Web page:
So with that, I give you Mrs. Sarah Ann Knapp, neé Goodwin, born 5 April 1831 and died 19 March 1915. This photo was taken, then, just two years before her death.

I’m delighted that I was able to properly identify her. It would have haunted me if I hadn’t. I mean, just look at that face! She is fabulous. And I’ve no doubt she’d be more than capable of haunting anyone she pleased.

(ETA: I added this to the genealogy category, because while these are not my ancestors, the research strategies are the same I’d use in identifying my own family members.)


Praise House at Coffin Point

Source: Image Collections Online – “Prayer house on way to Coffin’s Point”

This is another Hohenberger photograph, taken at Coffin Point on Saint Helena Island, South Carolina, in 1938. There is no term in either the Thesaurus of Graphic Materials or in the Library of Congress subject heading authority file for “praise houses.” This is an oversight that should be remedied, but there just isn’t enough justification for us proposing such a heading, since there are only two images in our collection that it would apply to. So I had to find another way to describe this photo. African American churches is as close as I could get. It is not perfect, and I hate that, but it’s the best I could do.

Why does it matter? If you search our catalog for “praise houses,” you will not find this photo. If something is unfindable, it’s not of much use to our patrons.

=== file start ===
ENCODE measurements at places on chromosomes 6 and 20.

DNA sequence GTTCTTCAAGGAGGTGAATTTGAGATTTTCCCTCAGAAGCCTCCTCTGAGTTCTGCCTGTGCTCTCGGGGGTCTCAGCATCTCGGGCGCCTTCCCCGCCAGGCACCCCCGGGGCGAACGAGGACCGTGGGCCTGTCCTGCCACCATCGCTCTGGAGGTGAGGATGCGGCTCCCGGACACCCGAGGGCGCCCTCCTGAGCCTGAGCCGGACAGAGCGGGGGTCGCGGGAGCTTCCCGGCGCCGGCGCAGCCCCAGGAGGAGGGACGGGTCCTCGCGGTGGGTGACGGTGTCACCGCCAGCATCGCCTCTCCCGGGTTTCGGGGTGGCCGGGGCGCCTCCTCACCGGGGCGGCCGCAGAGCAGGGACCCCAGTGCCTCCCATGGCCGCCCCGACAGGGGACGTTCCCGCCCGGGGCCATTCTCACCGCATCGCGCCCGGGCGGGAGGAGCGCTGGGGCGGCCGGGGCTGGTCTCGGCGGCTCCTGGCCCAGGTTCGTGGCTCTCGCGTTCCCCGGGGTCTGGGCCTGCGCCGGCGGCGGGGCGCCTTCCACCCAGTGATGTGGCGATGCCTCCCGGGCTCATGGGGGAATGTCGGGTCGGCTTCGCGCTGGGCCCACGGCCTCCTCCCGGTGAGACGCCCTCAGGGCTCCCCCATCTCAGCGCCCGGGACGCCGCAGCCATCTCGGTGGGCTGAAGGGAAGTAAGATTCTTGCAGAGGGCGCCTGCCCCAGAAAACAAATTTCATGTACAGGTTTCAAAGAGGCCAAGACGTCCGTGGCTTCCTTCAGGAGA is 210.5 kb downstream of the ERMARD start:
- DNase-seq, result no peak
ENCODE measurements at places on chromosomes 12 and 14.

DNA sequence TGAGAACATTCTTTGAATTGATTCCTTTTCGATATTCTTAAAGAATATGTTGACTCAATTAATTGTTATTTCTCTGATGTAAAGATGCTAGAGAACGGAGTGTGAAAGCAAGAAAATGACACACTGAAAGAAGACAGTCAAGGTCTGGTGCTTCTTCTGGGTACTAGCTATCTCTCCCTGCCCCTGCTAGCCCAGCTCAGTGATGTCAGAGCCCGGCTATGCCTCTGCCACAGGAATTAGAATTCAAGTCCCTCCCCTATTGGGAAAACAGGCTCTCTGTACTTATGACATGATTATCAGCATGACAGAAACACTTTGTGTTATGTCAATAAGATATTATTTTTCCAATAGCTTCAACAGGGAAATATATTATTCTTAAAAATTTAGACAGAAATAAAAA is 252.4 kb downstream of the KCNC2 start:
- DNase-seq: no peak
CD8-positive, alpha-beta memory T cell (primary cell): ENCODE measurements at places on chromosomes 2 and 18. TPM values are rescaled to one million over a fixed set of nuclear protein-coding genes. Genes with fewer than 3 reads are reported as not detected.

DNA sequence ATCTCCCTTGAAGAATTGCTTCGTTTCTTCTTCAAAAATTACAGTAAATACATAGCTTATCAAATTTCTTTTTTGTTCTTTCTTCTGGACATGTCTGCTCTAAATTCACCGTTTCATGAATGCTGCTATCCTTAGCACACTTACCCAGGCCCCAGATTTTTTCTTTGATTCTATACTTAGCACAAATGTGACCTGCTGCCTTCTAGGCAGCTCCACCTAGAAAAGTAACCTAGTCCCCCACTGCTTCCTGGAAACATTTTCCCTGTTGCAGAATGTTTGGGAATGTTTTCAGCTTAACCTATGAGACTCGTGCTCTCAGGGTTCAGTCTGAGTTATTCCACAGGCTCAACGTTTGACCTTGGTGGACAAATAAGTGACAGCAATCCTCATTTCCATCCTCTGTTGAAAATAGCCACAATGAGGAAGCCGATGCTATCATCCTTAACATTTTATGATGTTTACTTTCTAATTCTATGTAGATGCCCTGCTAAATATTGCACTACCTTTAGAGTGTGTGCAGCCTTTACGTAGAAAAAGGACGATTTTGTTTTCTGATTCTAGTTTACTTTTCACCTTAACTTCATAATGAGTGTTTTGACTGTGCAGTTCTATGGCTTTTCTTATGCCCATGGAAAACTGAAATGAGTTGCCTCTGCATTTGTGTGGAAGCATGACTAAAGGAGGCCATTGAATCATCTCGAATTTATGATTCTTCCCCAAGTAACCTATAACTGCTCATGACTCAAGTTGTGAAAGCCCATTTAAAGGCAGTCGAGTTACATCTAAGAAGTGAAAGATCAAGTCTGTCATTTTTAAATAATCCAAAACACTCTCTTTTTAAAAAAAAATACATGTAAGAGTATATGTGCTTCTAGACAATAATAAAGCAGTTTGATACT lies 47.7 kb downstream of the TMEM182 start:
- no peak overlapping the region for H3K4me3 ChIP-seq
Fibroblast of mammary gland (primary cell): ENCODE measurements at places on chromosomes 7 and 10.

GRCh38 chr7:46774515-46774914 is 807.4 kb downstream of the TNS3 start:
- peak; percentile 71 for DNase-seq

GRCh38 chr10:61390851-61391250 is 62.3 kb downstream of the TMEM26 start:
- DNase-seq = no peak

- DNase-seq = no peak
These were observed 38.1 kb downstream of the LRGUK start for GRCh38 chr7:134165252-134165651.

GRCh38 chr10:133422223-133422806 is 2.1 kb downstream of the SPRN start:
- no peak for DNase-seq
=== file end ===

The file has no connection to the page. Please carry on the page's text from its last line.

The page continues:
As far as I can tell, this (and the other praise house Hohenberger photographed) are no longer extant. This makes his photos of them even more important, I think.


Jennie Smith on porch

Source: Image Collections Online – “Jennie Smith on porch”

Part of my job (a too small part, but I’m a little biased) involves working on adding metadata to the Frank Hohenberger photo collection. I have lamented and complained and whined that there is not a good way to blog about these images, because some of them are quite wonderful. But it just occurred to me that the “press this” bookmarklet might be the perfect solution.

So, I give you one of the first images I cataloged: Jennie Smith sitting on her porch in Barbourville, Kentucky, smoking a corncob pipe, taken by Hohenberger in 1933. I love everything about this photo.

Cemeteries, Ladybusiness, Photography

Hellenea Clark and Pamellia Barlow

Source: Lilly Library, Frank M. Hohenberger Photograph Collection – “Graves of Wm. Couper’s wives, Aug. 29, 1910, 10:30 a.m. She was/but words are wanting to say what/Think what a wife should be/and she was that/.”

I’m starting a fun project at work, adding metadata to a collection of old photographs by Frank M. Hohenberger. The bulk of the photos were taken in this area, so they’re of local historical interest. I couldn’t resist searching for cemeteries and graves, and when I did, this one jumped out at me. The “title” comes directly from Hohenberger’s journals, so we have only him to blame for the fact that William Couper‘s wives were only significant for the fact that they were married to him. They apparently did not merit their own names. And look at how young they were when they died! Hellenea was 28 and Pamellia just 23.